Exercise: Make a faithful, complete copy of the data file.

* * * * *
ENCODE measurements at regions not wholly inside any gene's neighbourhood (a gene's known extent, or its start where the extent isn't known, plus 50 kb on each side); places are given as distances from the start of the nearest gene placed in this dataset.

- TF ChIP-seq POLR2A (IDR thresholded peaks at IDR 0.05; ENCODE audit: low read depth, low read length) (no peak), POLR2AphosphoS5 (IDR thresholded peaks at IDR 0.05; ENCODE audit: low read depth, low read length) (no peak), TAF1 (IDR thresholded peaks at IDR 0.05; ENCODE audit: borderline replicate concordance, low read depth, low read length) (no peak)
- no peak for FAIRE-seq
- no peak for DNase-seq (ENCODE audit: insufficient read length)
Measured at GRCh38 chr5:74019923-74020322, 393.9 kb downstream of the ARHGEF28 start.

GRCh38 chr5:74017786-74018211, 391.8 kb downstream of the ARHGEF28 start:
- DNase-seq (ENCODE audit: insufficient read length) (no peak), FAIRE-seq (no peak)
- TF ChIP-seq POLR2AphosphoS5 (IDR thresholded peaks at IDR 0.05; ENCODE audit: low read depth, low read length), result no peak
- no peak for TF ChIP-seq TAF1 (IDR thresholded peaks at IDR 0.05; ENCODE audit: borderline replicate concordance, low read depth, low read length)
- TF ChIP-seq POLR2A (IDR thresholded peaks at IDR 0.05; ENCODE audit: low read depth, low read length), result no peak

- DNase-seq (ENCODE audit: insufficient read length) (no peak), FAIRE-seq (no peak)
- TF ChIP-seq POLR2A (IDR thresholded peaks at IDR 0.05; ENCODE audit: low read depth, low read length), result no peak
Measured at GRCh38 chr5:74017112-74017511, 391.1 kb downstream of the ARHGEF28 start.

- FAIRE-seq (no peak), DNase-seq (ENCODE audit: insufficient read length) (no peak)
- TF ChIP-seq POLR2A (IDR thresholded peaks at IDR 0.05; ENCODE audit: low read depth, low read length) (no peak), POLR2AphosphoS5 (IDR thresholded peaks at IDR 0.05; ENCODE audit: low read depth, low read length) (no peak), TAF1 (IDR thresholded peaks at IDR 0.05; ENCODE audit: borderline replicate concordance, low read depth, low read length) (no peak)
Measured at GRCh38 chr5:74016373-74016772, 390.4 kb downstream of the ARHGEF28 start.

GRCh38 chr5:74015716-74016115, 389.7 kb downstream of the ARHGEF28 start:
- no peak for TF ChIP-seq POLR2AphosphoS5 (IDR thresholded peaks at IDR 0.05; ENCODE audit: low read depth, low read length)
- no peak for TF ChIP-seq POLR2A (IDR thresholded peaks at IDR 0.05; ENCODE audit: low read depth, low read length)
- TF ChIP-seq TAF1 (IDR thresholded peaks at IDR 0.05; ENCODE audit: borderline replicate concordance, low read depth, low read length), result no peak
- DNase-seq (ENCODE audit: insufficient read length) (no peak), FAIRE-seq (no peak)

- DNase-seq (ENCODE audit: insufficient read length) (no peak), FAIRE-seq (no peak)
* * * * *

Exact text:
ENCODE measurements at regions not wholly inside any gene's neighbourhood (a gene's known extent, or its start where the extent isn't known, plus 50 kb on each side); places are given as distances from the start of the nearest gene placed in this dataset.

- TF ChIP-seq POLR2A (IDR thresholded peaks at IDR 0.05; ENCODE audit: low read depth, low read length) (no peak), POLR2AphosphoS5 (IDR thresholded peaks at IDR 0.05; ENCODE audit: low read depth, low read length) (no peak), TAF1 (IDR thresholded peaks at IDR 0.05; ENCODE audit: borderline replicate concordance, low read depth, low read length) (no peak)
- no peak for FAIRE-seq
- no peak for DNase-seq (ENCODE audit: insufficient read length)
Measured at GRCh38 chr5:74019923-74020322, 393.9 kb downstream of the ARHGEF28 start.

GRCh38 chr5:74017786-74018211, 391.8 kb downstream of the ARHGEF28 start:
- DNase-seq (ENCODE audit: insufficient read length) (no peak), FAIRE-seq (no peak)
- TF ChIP-seq POLR2AphosphoS5 (IDR thresholded peaks at IDR 0.05; ENCODE audit: low read depth, low read length), result no peak
- no peak for TF ChIP-seq TAF1 (IDR thresholded peaks at IDR 0.05; ENCODE audit: borderline replicate concordance, low read depth, low read length)
- TF ChIP-seq POLR2A (IDR thresholded peaks at IDR 0.05; ENCODE audit: low read depth, low read length), result no peak

- DNase-seq (ENCODE audit: insufficient read length) (no peak), FAIRE-seq (no peak)
- TF ChIP-seq POLR2A (IDR thresholded peaks at IDR 0.05; ENCODE audit: low read depth, low read length), result no peak
Measured at GRCh38 chr5:74017112-74017511, 391.1 kb downstream of the ARHGEF28 start.

- FAIRE-seq (no peak), DNase-seq (ENCODE audit: insufficient read length) (no peak)
- TF ChIP-seq POLR2A (IDR thresholded peaks at IDR 0.05; ENCODE audit: low read depth, low read length) (no peak), POLR2AphosphoS5 (IDR thresholded peaks at IDR 0.05; ENCODE audit: low read depth, low read length) (no peak), TAF1 (IDR thresholded peaks at IDR 0.05; ENCODE audit: borderline replicate concordance, low read depth, low read length) (no peak)
Measured at GRCh38 chr5:74016373-74016772, 390.4 kb downstream of the ARHGEF28 start.

GRCh38 chr5:74015716-74016115, 389.7 kb downstream of the ARHGEF28 start:
- no peak for TF ChIP-seq POLR2AphosphoS5 (IDR thresholded peaks at IDR 0.05; ENCODE audit: low read depth, low read length)
- no peak for TF ChIP-seq POLR2A (IDR thresholded peaks at IDR 0.05; ENCODE audit: low read depth, low read length)
- TF ChIP-seq TAF1 (IDR thresholded peaks at IDR 0.05; ENCODE audit: borderline replicate concordance, low read depth, low read length), result no peak
- DNase-seq (ENCODE audit: insufficient read length) (no peak), FAIRE-seq (no peak)

- DNase-seq (ENCODE audit: insufficient read length) (no peak), FAIRE-seq (no peak)